In a study by Gallup, 68% of respondents were found to be not engaged with what they do for a living. Deloitte reported that only 13% of people are passionate about work. It’s not just a matter of money: In a World Economic Forum study, 9 out of 10 respondents said they were open to earning less money if it meant they were able to find more meaning in their work.

According to TPC, this is why determining the factors that do and do not engage passion is key. Without passion, almost everything would seem like a chore, making everyone miserable and much less productive.

Passion lies on a scale ranging from no passion to harmonious passion to obsessive passion. On one end, people are not passionate. There could be other factors at play influencing their drive for work, but it is not their internally preferred state of being or working.

In the middle, we find those who are harmoniously passionate and enjoy their work but do not let the job consume their lives. They are not concerned with an external reward or pressure when doing their job. Instead, they do it out of their own free will and inner drive.

On the opposite end is obsessive passion, which is driven by internalized pressure that seeks to meet a need that was previously unmet through an external reward. People experiencing this level of passion are doing the job solely because of inner pressures and the rewards associated with it. This can sometimes create an addiction cycle that is seen as obsessive passion.

Harmonious passion has been found to be beneficial for psychological health, while no passion and obsessive passion can be detrimental for different reasons.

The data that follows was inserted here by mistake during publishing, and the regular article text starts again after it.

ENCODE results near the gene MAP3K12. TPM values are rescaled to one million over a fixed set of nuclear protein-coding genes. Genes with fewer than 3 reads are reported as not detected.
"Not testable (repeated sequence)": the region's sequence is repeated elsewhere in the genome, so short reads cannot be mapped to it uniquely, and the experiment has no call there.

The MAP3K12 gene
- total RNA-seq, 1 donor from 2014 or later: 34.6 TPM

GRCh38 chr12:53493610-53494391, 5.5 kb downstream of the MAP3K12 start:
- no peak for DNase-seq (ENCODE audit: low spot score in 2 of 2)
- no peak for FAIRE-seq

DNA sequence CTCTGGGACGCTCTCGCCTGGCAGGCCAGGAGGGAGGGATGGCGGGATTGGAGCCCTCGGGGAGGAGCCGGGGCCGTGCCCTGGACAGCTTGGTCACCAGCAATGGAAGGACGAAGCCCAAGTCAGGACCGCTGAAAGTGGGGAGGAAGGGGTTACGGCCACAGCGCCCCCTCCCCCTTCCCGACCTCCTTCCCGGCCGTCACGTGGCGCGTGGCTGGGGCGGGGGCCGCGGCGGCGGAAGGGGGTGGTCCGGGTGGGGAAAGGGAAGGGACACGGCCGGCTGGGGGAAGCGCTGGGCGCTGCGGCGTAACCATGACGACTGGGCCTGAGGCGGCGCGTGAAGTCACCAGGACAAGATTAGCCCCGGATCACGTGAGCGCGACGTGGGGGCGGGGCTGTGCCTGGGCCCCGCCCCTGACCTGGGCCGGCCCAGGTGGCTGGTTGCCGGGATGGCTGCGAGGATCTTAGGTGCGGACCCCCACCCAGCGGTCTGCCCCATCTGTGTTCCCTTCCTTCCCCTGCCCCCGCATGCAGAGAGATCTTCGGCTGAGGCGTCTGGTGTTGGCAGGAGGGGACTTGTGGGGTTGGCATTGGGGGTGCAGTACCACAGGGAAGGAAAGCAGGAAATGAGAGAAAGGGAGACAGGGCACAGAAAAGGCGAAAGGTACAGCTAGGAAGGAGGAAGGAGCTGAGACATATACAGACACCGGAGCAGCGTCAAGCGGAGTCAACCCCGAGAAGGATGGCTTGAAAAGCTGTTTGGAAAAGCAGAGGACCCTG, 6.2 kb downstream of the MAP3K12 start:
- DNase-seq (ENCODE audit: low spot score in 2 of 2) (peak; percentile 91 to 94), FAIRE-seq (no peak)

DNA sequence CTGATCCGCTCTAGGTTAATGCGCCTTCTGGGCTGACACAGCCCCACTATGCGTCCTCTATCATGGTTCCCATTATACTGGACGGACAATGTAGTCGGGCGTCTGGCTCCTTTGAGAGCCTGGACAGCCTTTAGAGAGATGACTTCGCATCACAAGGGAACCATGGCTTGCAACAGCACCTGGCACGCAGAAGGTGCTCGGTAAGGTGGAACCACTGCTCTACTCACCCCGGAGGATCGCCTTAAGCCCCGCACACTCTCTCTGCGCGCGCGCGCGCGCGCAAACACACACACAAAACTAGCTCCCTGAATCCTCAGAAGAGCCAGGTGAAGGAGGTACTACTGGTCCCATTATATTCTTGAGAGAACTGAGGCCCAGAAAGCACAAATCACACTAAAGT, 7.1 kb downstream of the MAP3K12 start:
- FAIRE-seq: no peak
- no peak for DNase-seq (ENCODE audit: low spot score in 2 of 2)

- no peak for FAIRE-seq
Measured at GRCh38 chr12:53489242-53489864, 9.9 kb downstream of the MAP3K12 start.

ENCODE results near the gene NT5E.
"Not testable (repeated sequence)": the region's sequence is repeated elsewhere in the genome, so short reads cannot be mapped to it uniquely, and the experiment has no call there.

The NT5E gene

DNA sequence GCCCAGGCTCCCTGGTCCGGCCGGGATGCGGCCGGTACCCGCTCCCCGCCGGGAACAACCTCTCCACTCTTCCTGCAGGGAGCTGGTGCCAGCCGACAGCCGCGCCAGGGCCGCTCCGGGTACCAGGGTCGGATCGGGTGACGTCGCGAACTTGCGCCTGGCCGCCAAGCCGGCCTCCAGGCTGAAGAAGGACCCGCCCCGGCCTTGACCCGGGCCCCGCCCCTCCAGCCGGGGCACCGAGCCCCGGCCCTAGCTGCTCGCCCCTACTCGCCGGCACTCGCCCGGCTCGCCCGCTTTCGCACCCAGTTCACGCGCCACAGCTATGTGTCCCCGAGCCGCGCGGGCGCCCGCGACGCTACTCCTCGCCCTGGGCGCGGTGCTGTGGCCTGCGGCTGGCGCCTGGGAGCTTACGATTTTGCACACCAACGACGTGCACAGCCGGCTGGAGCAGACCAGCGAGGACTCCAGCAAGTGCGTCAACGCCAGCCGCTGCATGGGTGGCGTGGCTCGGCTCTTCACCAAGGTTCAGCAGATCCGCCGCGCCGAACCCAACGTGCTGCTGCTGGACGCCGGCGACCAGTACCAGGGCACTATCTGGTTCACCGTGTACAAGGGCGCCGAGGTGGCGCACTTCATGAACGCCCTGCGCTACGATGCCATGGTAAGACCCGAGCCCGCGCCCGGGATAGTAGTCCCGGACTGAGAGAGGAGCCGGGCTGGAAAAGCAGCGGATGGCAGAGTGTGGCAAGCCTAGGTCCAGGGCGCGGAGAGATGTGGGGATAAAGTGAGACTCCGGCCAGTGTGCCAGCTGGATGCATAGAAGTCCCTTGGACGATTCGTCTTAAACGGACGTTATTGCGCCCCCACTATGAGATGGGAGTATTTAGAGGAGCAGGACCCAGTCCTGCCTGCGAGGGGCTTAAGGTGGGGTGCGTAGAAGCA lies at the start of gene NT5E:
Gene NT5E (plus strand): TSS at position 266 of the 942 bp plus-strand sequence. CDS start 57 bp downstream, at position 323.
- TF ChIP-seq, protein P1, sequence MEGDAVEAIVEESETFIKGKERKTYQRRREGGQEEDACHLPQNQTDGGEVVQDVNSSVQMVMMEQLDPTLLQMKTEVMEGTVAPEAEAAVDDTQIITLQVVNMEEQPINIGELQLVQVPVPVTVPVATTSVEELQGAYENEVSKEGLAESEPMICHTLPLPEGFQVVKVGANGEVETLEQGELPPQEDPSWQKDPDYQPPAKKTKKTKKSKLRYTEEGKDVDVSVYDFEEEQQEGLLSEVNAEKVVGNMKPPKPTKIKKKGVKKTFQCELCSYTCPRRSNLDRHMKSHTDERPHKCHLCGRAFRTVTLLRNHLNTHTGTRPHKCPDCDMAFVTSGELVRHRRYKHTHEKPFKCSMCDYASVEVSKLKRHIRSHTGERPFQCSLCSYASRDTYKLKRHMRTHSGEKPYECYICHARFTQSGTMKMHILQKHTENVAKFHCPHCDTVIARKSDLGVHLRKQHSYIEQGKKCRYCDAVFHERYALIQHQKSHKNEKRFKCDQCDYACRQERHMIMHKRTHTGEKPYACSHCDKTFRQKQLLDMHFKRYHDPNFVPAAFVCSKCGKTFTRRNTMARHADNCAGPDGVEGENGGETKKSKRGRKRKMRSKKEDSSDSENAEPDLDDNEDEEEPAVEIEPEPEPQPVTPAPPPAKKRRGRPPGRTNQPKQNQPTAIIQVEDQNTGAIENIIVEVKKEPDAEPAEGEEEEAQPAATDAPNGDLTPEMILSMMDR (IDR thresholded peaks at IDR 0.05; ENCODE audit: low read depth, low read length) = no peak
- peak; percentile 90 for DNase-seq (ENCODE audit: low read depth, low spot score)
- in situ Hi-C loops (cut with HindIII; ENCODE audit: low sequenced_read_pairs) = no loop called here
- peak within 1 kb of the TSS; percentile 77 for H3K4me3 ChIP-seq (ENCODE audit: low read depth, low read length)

In order to measure how passion affects performance, TPC formulated The Passion Health™ Test and administered it  in an educational setting to 2,174 respondents, including students, school staff and administrators. TPC found 15 enablers that influence a person’s subjective experience of passion. These 15 enablers, known as “indicators,” can be distilled into four categories: psychological, internal, external and social.

Comparing the results of The Passion Health™ Test with how respondents subjectively viewed passion, TPC found that its test had an average discrepancy of 0.2%, making the 15 indicators 99.8% accurate in capturing a person’s subjective experience of passion. In other words, the ingredients that make up passion were isolated, which now makes it a measurable feeling.

The study also found that better Passion Health™ is associated with improved grades and increased attendance among students. It was also linked to fewer adverse school incidents, such as bullying, higher graduation rates and lower dropout rates. The findings also suggested that workers, students and staff are doing better because they are passionate, rather than being passionate because they are doing better.

“The reality of passion is less about what it is you’re doing and more about how you’re experiencing what you’re doing,” Day says. “It’s more about what that thing is activating inside of you, what is your relationship with what you’re doing, and how do you develop that relationship over time? If the focus is to improve engagement, performance and well-being of individuals, then organizations should look at the Passion Health™ of their culture and take action to improve it among their members.”